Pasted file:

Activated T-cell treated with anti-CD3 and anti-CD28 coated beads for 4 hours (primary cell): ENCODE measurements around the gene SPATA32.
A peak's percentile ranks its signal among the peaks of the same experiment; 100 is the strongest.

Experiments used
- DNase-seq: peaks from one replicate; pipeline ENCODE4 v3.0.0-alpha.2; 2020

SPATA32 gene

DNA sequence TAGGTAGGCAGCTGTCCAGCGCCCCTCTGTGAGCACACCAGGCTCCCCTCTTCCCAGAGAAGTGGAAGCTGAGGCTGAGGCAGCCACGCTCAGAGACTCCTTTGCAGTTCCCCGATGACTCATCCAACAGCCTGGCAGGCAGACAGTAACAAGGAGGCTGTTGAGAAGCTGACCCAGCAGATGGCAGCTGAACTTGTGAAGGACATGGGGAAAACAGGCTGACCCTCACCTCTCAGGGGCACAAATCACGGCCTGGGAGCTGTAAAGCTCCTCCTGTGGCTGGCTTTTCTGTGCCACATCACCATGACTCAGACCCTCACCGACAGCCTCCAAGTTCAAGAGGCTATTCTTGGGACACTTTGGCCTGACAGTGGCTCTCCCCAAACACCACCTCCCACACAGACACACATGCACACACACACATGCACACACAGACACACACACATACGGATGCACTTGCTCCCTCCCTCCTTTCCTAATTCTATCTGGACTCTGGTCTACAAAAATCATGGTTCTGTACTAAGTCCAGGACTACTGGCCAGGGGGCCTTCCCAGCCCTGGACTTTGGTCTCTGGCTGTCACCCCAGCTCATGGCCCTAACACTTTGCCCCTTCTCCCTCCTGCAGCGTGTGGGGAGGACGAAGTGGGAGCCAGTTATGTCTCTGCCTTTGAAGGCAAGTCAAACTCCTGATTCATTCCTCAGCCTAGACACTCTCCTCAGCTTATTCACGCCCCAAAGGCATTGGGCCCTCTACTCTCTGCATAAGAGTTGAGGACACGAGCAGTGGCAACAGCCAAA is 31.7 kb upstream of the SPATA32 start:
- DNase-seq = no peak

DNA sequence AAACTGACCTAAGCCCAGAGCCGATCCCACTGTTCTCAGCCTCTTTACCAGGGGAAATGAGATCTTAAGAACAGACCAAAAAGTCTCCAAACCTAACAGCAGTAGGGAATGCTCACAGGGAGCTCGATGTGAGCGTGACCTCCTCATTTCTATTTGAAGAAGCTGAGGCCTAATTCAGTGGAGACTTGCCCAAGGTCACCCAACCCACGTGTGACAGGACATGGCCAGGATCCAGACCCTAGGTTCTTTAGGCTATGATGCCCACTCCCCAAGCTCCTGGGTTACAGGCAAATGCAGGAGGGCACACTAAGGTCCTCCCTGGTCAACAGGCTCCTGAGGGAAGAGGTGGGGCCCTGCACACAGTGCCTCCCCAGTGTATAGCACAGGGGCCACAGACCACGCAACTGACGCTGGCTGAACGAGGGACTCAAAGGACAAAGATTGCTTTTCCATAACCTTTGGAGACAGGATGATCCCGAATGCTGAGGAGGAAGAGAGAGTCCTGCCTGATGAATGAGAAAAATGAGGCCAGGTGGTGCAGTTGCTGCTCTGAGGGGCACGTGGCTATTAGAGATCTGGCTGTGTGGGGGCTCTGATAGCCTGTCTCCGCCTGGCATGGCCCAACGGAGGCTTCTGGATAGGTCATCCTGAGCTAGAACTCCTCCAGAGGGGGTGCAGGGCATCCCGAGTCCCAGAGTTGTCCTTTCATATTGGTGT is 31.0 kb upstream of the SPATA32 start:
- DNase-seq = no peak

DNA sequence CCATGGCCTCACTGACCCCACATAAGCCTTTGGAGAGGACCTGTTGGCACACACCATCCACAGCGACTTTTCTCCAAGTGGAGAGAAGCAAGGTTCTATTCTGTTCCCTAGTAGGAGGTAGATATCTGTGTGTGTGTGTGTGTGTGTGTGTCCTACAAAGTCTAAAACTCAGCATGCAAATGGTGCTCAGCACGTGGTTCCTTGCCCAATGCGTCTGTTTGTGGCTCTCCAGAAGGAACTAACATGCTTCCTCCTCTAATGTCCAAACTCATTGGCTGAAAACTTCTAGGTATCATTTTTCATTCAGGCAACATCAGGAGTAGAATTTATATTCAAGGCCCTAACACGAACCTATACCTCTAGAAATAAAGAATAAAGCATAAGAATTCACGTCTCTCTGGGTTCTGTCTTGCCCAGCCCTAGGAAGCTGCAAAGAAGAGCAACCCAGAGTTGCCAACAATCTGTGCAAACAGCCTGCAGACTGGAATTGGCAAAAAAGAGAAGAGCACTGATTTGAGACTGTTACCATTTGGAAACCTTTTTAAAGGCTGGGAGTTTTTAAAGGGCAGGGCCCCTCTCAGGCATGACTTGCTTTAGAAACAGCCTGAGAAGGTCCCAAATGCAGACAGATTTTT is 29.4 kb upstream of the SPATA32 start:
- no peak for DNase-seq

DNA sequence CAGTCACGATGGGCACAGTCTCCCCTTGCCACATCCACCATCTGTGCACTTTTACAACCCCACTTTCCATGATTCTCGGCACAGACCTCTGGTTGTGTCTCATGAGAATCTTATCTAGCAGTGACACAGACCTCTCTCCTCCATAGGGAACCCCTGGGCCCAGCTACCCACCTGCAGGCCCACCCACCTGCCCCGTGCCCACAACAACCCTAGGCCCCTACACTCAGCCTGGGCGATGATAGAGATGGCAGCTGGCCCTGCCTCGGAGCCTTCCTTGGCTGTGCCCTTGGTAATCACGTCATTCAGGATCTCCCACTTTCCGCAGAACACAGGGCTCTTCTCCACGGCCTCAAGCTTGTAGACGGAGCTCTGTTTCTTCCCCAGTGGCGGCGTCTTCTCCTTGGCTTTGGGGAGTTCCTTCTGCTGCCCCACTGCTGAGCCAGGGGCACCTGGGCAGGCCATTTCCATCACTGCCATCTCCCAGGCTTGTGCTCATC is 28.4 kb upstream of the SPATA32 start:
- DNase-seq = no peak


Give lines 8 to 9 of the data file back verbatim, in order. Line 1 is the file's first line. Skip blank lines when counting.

DNA sequence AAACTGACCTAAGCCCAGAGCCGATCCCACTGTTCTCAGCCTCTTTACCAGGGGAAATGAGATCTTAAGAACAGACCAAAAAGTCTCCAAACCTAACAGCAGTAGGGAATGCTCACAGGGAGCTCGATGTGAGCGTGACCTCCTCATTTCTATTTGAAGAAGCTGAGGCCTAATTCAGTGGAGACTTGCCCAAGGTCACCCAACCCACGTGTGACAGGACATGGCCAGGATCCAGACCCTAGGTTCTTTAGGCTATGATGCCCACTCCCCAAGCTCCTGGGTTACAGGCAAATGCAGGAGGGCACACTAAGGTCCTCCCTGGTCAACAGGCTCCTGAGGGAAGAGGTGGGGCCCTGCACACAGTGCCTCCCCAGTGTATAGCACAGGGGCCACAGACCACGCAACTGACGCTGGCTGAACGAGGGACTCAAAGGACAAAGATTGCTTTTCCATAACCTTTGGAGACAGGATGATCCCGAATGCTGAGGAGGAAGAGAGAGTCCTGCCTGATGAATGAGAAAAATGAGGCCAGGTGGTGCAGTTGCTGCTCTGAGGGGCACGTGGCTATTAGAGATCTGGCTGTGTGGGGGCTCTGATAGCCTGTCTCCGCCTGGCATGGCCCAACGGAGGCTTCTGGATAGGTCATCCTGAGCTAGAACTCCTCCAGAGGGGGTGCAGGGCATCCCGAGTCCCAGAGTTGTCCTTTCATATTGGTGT is 31.0 kb upstream of the SPATA32 start:
- DNase-seq = no peak